Po*lice" (?), n. [F., fr. L. politia the condition of a state, government, administration, Gr. , fr. to be a citizen, to govern or administer a state, fr. citizen, fr. city; akin to Skr. pur, puri. Cf. Policy polity, Polity.]
A judicial and executive system, for the government of a city, town, or district, for the preservation of rights, order, cleanliness, health, etc., and for the enforcement of the laws and prevention of crime; the administration of the laws and regulations of a city, incorporated town, or borough.
That which concerns the order of the community; the internal regulation of a state.
The organized body of civil officers in a city, town, or district, whose particular duties are the preservation of good order, the prevention and detection of crime, and the enforcement of the laws.
Military police, the body of soldiers detailed to preserve civil order and attend to sanitary arrangements in a camp or garrison.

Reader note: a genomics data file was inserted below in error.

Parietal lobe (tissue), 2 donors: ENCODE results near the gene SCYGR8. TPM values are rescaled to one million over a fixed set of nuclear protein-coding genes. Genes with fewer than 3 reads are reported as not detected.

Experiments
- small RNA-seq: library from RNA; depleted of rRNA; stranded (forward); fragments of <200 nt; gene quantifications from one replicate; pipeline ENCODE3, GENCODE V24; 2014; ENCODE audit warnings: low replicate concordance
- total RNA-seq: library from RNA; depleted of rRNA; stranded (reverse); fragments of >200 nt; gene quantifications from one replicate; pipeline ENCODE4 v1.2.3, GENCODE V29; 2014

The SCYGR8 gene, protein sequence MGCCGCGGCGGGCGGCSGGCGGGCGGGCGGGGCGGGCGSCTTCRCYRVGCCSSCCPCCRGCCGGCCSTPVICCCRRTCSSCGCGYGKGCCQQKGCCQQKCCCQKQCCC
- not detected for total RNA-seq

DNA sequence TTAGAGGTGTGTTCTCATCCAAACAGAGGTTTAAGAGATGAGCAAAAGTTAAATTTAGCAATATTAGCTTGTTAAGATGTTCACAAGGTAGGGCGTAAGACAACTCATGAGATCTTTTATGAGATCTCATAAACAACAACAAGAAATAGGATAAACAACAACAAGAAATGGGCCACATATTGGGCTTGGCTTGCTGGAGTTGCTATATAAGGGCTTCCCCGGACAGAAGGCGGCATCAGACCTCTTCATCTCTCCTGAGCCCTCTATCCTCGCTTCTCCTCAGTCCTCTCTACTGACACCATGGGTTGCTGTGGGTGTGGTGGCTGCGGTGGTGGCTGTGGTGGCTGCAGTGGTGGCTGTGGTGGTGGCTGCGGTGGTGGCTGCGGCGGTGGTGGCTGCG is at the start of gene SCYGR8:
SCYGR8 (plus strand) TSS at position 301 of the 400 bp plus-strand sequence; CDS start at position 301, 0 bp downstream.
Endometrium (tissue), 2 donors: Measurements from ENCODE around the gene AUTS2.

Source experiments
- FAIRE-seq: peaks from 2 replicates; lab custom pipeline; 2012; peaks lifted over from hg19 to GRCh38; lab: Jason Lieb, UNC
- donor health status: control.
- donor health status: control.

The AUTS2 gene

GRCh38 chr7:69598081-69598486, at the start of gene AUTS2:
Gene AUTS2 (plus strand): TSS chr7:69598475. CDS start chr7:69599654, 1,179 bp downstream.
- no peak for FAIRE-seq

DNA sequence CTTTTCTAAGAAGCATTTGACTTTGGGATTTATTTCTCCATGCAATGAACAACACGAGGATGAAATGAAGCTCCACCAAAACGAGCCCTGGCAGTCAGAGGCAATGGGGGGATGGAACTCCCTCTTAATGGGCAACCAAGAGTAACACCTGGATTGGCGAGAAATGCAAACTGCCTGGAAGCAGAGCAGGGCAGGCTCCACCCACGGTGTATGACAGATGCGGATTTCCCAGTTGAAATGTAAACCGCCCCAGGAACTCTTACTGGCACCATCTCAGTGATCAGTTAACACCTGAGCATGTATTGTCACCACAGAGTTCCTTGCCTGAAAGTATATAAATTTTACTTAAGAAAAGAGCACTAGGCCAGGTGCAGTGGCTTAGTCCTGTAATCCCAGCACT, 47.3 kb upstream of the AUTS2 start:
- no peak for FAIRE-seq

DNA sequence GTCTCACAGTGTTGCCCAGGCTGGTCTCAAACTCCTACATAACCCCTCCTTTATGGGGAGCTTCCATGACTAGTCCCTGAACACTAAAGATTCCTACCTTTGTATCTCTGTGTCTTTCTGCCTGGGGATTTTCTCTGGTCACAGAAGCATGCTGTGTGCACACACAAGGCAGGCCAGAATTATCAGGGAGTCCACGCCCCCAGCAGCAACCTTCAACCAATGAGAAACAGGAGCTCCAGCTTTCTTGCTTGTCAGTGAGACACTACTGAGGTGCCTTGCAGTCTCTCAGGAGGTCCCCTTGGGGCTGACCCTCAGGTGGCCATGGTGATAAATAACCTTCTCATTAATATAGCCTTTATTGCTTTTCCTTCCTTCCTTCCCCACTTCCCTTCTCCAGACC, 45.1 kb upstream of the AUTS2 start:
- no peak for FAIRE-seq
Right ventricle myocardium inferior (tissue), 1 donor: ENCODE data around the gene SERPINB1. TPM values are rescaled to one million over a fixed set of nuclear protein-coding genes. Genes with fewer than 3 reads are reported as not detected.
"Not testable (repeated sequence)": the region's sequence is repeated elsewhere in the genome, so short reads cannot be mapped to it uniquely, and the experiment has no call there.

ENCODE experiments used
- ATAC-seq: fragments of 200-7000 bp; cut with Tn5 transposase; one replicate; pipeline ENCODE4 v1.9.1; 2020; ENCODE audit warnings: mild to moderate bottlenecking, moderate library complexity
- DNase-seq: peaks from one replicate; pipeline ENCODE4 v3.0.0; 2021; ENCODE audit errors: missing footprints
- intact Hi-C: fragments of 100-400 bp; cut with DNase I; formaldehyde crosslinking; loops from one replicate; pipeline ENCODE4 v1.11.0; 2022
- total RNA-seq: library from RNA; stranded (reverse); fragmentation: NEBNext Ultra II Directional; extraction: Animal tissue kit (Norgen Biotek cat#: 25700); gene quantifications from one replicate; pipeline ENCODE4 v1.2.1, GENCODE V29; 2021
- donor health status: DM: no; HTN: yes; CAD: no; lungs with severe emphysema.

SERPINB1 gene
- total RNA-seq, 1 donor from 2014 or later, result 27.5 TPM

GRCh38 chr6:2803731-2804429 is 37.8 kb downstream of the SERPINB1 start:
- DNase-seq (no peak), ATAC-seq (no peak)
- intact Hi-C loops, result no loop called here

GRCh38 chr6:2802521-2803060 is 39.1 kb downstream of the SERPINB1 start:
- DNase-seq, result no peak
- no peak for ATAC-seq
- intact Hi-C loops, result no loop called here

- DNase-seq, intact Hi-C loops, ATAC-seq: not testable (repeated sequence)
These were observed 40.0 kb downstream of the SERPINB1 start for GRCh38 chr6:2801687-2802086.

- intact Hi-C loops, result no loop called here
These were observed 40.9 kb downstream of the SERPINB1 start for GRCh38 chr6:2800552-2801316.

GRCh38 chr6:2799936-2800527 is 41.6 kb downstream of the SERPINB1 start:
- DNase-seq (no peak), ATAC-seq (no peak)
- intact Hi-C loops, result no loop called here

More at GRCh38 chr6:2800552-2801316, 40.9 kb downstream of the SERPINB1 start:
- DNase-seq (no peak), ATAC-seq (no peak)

The cleaning of a camp or garrison, or the state a camp as to cleanliness.
Police commissioner, a civil officer, usually one of a board, commissioned to regulate and control the appointment, duties, and discipline of the police. -- Police constable, ∨ Police officer, a policeman. -- Police court, a minor court to try persons brought before it by the police. -- Police inspector, an officer of police ranking next below a superintendent. -- Police jury, a body of officers who collectively exercise jurisdiction in certain cases of police, as levying taxes, etc.; -- so called in Louisiana. Bouvier. -- Police justice, ∨ Police magistrate, a judge of a police court. -- Police offenses Law, minor offenses against the order of the community, of which a police court may have final jurisdiction. -- Police station, the headquarters of the police, or of a section of them; the place where the police assemble for orders, and to which they take arrested persons.
© Webster 1913.
Po*lice", v. t. [imp. & p. p. Policed (?); p. pr. & vb. n. Policing.]
To keep in order by police.
To make clean; as, to police a camp.
© Webster 1913.